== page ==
Companies must be very careful to ensure that their colors are approved for use in the U.S. as this is an extremely common cause for shipment detentions. Companies must also be prepared to prove that any certifiable colors used in their products are sourced from FDA-certified batches with the exact lot number. 

FDA charges fees based upon the size of the batch being certified. For straight colors and lakes, the fee is $0.35 per pound, but no less than $224. For repacks of previously certified color additives, the fee varies: batches 100 pounds or less, $35; batches greater than 100 pounds up to 1000 pounds, $35 plus $0.06 for every pound over 100 pounds; and for batches greater than 1000 pounds, $89 plus $0.02 for every pound over 1000 pounds.  

On November 2, 2022, FDA proposed an increase in color batch certification fees to cover increased costs of operating the program. To date, this proposed increase has not been finalized.  

In order to certify colors with FDA, a company must establish a Color Additive Account with FDA. Non-U.S. companies must also designate a U.S. Agent who will “accept responsibility” for any samples submitted for certification.  

Once the Color Additive Account is established, a company will be granted access to the FDA’s online system though which batch certification requests can be submitted. To use the online system, the fees for certification must be sent to FDA and attributed to the Color Additive Account.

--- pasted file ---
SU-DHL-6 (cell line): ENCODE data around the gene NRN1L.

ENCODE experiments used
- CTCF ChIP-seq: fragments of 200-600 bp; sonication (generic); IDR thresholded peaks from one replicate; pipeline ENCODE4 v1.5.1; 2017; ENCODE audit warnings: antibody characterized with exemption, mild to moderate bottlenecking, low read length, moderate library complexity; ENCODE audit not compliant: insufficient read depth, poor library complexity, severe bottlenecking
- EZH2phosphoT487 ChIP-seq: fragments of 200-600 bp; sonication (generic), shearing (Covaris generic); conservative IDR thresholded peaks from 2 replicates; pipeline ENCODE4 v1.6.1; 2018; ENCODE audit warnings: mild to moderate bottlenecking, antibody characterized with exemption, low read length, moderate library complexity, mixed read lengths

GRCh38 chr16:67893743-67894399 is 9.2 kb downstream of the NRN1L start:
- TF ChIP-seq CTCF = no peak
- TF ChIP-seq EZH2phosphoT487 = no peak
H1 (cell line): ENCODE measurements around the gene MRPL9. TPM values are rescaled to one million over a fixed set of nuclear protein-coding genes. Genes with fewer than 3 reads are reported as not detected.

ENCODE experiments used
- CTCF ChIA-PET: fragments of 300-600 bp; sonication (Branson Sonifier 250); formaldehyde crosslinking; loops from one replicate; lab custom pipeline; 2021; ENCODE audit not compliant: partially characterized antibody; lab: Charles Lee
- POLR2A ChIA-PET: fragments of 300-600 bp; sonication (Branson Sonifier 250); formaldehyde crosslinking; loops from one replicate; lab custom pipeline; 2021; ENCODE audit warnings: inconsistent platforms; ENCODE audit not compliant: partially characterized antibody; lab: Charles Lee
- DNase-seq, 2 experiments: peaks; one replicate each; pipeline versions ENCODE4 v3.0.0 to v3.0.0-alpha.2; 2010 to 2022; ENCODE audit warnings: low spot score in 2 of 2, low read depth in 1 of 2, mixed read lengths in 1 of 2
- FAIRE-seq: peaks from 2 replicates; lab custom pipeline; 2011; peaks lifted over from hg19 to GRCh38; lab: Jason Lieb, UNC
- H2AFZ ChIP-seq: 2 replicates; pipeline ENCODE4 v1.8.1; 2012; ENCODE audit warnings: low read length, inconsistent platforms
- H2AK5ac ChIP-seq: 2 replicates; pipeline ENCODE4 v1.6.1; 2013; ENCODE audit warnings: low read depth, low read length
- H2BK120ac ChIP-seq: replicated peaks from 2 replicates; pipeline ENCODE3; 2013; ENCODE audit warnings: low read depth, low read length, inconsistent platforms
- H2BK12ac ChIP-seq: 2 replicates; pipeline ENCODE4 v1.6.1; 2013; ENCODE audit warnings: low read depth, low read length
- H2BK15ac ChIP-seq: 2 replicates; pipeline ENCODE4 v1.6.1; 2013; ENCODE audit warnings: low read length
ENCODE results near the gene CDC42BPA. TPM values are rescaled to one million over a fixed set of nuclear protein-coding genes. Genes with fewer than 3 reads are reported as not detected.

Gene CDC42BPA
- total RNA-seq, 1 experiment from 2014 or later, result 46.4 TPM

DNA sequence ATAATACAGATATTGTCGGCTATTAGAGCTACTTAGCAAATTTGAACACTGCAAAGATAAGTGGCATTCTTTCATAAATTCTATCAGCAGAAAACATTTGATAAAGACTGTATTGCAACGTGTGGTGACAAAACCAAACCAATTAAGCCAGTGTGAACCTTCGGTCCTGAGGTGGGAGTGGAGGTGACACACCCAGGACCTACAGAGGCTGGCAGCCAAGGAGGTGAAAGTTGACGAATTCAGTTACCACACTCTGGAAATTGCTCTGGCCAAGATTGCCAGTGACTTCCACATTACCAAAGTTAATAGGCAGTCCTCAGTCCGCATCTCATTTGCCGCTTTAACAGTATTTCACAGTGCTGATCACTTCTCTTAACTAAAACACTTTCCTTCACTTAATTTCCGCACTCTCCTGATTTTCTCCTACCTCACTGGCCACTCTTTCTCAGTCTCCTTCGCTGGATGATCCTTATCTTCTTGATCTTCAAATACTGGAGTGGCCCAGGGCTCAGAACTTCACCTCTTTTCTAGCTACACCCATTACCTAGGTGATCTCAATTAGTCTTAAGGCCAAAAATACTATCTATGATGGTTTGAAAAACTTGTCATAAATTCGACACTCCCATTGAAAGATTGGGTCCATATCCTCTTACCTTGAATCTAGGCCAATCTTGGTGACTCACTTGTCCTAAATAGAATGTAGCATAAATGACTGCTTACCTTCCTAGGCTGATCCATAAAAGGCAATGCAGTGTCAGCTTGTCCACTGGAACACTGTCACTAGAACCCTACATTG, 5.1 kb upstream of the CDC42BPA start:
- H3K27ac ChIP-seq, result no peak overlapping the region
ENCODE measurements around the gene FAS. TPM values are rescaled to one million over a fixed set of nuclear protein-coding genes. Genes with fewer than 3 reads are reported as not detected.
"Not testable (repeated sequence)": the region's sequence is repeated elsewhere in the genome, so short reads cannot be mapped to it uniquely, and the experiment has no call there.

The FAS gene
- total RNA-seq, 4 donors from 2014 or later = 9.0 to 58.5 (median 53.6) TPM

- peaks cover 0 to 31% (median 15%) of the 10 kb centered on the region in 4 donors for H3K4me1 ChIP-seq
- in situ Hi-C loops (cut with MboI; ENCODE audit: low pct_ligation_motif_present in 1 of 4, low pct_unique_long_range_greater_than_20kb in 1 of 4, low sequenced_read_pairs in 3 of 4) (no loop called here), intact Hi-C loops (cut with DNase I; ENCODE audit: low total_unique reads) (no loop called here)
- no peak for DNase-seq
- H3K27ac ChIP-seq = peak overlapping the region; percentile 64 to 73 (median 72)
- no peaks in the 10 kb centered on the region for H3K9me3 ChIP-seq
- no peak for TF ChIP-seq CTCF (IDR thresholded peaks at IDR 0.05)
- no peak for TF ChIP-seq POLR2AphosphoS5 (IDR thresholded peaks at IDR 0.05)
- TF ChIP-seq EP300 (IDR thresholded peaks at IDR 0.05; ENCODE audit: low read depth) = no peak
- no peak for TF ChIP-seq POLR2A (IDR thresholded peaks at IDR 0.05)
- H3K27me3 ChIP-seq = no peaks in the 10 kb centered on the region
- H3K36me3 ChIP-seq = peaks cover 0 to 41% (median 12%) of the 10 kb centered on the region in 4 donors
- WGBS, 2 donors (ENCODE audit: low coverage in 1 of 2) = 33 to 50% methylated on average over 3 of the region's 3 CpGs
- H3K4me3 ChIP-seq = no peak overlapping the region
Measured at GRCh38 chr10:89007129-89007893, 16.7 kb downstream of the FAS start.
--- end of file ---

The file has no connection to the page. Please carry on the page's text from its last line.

Once the fees are received, a company may submit requests and send the samples to FDA for testing. The U.S. Agent also uses the online system to accept responsibility for the samples. FDA will post the results of the testing in the system and follow up by mail with paper certificates for the batches.  

Many color additives used worldwide are subject to batch certification by FDA. It is very common for companies sending products with these colors to the U.S. to experience detained shipments and entry refusal when they cannot prove that the products were made with certified colors.  

For example, Allura Red, Tartrazine, and Sunset Yellow must be certified as FD&C Red 40, FD&C Yellow No. 5, and FD&C Yellow No. 6.  

A straight color or lake sample must be 4 ounces. A repack or mixture sample must be 2 ounces. FDA prefers that companies use specific containers the agency sends to the company when the Color Additive Account is established. Failure to use FDA’s containers can delay the process or result in the sample’s rejection.  

FDA regulations require that your batch be kept under tight control pending certification. It must be stored in containers that will prevent a change in composition and held under the control of the person requesting certification.  

Samples must be marked so that it is clear it is not to be used until certification is complete. FDA has refused to certify color additives in cases where the agency has reason to believe they are not being held under the requestor’s control.   

After certification is complete, the batch must be kept to maintain its proper composition until used in a food, drug, or cosmetic.  

If a batch passes and is certified, FDA will assign the batch a unique lot number. This number should be added to the labeling and referenced if FDA asks for proof of certification.  

Any company purchasing a certifiable color additive for use in a finished product destined for the U.S. market should ensure that they are provided the unique lot number in the event that FDA requests it upon inspection in port.  

To top